Councillors have approved Chapman Taylor’s overhaul of a key chunk of central Coventry despite concerns from heritage bodies and the recent listing of several key elements
Coventry City Council’s planning committee gave the go-ahead earlier this month to the practice’s Upper Precinct scheme, which was originally approved almost a year ago before heritage protection was awarded to swathes of the district.
The scheme will see a major revamp of city architect Donald Gibson’s post-war centre for the heavily bombed West Midlands conurbation.
This will include demolition of upper-level pedestrian footbridges, ramps, walkways, canopies and a covered escalator serving the West Orchards Shopping Centre as well as extension and alteration of existing retail units including new shopfronts.
Fears were raised in March that the scheme could falter following the government’s decision to list several buildings within the area.
Among the eight structures given Grade II status (see below) were WS Hattrell’s 1950s-built North and South Link Blocks of the Upper Precinct, the Marks & Spencer building and a former BHS.
Historic England wrote to the council in September outlining its view that the proposed works ‘amount to substantial harm to the significance of the listed buildings comprising the Upper Precinct’.
But planning officers told councillors this month that any harm done to heritage assets by the project was justified under national planning policy and argued the changes were ‘required in order to attract a better retail offer into the city’.
They added that in some cases the scheme would reinstate original features and remove later elements that detracted from the city centre.
‘An improved retail offer, along with an improved built environment, secures significant public benefits and it is on this basis that officers consider the requirements of the National Planning Policy Framework are met,’ the report said.
The latest scheme has been slightly amended since last year’s approval, with the biggest change being the removal of 75 student flats in the Northern Link building.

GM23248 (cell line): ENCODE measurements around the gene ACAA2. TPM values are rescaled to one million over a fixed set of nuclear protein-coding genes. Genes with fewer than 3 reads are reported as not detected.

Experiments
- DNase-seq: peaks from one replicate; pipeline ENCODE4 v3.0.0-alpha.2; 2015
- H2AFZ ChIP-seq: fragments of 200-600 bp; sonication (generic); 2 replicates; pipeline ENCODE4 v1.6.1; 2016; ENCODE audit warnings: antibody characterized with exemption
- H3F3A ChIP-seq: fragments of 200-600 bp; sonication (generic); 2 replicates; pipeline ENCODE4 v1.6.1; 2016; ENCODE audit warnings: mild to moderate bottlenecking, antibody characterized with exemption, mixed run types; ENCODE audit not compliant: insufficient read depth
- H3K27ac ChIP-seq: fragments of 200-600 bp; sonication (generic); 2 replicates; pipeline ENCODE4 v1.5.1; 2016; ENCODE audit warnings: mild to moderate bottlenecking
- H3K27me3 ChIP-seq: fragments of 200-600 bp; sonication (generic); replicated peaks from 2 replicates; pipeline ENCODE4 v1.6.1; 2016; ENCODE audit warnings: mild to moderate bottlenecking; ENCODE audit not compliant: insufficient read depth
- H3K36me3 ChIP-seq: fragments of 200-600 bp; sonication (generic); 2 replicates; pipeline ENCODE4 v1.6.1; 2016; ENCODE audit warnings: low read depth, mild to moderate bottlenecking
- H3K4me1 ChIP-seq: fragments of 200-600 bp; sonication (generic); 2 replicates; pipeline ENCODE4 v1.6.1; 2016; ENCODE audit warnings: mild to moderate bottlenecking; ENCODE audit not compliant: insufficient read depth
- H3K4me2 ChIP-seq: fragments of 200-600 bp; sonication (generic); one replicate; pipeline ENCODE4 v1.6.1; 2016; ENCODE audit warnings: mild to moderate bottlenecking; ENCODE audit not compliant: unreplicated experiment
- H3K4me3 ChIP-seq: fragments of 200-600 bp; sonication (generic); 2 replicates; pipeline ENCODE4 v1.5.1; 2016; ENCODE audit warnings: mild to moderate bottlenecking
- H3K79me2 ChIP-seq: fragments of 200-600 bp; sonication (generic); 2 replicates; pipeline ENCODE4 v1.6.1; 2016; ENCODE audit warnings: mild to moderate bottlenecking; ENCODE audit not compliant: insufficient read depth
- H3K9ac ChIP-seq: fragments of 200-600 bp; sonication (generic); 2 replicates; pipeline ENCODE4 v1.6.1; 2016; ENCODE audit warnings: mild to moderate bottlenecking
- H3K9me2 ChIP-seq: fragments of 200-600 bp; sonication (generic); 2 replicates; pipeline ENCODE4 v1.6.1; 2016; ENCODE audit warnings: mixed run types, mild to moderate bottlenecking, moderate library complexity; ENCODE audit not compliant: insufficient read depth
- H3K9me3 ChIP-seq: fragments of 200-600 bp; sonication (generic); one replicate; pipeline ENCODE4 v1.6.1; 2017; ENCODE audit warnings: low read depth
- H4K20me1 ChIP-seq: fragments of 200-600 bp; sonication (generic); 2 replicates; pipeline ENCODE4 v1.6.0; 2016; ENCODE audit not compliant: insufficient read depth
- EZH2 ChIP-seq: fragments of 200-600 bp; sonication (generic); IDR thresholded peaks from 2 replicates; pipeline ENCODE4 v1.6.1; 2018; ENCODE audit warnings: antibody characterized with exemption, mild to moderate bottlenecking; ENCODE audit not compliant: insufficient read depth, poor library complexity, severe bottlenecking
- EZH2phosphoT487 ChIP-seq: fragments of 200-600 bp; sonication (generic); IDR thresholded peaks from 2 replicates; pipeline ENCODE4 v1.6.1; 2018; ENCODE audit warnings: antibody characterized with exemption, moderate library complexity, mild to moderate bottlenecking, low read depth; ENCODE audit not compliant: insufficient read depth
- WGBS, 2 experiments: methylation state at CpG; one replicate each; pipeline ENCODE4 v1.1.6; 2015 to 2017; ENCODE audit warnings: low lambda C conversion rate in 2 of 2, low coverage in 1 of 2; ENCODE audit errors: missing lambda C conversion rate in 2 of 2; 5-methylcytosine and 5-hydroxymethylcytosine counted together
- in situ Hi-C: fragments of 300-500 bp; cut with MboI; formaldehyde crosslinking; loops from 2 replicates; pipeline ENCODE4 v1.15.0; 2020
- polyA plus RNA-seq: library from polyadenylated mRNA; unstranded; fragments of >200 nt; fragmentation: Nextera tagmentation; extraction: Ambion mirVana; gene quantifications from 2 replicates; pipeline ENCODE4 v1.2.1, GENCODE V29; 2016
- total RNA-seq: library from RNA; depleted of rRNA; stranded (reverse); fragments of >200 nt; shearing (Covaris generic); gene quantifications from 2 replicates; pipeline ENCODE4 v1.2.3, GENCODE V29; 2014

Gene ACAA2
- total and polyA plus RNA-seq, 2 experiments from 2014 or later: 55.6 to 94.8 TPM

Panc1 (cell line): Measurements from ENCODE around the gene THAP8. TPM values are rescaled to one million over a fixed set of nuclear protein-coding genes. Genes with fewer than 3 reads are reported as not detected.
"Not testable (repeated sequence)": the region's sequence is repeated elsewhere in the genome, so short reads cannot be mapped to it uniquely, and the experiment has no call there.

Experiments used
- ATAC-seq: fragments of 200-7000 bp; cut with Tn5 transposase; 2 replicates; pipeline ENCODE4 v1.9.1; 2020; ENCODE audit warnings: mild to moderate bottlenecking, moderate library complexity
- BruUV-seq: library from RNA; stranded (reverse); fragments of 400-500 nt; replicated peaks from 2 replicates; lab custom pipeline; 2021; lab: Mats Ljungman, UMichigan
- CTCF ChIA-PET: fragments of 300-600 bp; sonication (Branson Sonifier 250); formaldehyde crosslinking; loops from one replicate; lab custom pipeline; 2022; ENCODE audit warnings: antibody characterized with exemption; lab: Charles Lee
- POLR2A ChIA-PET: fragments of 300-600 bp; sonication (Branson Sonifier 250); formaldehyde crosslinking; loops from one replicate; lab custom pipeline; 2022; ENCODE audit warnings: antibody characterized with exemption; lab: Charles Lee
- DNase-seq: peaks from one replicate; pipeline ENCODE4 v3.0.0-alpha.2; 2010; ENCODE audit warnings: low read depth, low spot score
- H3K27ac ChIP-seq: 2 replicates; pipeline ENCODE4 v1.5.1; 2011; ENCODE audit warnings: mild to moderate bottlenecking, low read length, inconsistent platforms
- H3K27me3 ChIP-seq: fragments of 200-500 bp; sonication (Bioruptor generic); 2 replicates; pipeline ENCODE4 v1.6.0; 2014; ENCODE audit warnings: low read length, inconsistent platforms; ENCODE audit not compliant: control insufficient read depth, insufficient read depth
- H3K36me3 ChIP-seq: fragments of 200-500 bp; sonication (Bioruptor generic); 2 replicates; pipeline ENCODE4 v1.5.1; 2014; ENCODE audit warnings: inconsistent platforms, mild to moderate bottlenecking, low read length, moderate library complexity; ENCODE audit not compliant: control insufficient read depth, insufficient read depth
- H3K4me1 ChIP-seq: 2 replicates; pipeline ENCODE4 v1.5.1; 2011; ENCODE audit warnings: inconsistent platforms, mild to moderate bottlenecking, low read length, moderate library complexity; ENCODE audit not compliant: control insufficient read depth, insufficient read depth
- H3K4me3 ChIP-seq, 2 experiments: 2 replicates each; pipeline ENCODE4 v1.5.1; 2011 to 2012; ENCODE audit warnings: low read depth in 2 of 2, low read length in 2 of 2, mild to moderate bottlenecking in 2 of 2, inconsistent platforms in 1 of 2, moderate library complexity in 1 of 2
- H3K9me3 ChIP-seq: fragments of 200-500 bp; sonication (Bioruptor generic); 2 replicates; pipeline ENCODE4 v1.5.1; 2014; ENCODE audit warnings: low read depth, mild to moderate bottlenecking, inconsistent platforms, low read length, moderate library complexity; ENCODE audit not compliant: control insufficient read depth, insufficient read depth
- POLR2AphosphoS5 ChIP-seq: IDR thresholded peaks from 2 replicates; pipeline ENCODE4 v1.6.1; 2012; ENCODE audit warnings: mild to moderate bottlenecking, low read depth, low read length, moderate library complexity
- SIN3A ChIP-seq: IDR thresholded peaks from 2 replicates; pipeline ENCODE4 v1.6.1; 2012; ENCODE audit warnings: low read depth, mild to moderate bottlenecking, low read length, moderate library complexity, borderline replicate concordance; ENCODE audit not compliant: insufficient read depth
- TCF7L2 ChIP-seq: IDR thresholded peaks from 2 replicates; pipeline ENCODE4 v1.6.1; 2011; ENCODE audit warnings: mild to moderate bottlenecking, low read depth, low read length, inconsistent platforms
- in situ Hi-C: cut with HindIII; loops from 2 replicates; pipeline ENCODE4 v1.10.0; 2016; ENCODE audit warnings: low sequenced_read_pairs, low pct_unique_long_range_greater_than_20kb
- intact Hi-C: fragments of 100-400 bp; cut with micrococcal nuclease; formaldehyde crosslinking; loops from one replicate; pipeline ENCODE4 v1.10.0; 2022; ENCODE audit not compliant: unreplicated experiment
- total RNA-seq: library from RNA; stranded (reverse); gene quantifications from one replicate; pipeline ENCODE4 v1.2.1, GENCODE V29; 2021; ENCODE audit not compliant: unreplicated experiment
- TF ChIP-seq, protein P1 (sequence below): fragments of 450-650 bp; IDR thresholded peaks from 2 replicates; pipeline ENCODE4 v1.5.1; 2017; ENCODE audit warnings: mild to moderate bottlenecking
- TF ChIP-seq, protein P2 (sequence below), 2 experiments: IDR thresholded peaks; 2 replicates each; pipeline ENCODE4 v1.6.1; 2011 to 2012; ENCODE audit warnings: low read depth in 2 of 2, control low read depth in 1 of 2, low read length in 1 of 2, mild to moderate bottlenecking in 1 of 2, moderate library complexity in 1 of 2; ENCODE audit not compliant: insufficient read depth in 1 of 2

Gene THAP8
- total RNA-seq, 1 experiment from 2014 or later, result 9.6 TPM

Councillor Jim O’Boyle hailed ‘the green light to crack on’ with the ‘important city centre project’.
He added: ‘Our work in the Upper Precinct will help to reinstate it back to something much closer to Donald Gibson’s original plan. We will ensure we retain the very best of the old,while creating an environment appropriate for the way people want to enjoy their city centre today.’
Historic England said it was ‘disappointed’ by the decision to overhaul the precinct, which it described as the centrepiece of Coventry’s post-war reconstruction.
‘The [listed] buildings, built between 1948 and 1958, form the centrepiece of Coventry’s post-war reconstruction and reflect the spirit of a reborn city.’ it said. ‘They deserve the recognition and protection that listing brings.’
Heritage body The Twentieth Century Society, which earlier this year called for a hold on consented schemes in the city, also expressed ‘deep disappointment’ at the decision.
Case worker Grace Etherington said: ‘We think there is great potential for the city’s post-war heritage to be celebrated as a key attraction during the upcoming 2021 City of Culture programme, and it is a real shame that the local authority has supported the mutilation of these buildings’ refined and modest character.
‘Coventry is a special city for us, and we are committed to fighting for the protection of its unique post-war heritage as a memory of the city’s spirit and growth through reconstruction.’
Work is expected to start on site in January.
Chapman Taylor has been contacted for comment.
Coventry’s former Hotel Leofric - now student accommodation - has been given listed status
Source: Historic England
The eight Coventry buildings granted Grade II listed protection
- Former Hotel Leofric
- Former Woolworths building
- Former Locarno Dancehall, now the Central Library
- Former British Home Stores
- Levelling Stone
- Broadgate Standard
- Marks & Spencer building
- North and South Link Blocks and Piazza
Locarno dance hall and shops, Smithford Way, Coventry (pictured in 1961) Credit John McCann, RIBA Collections
Source: John McCann, RIBA Collections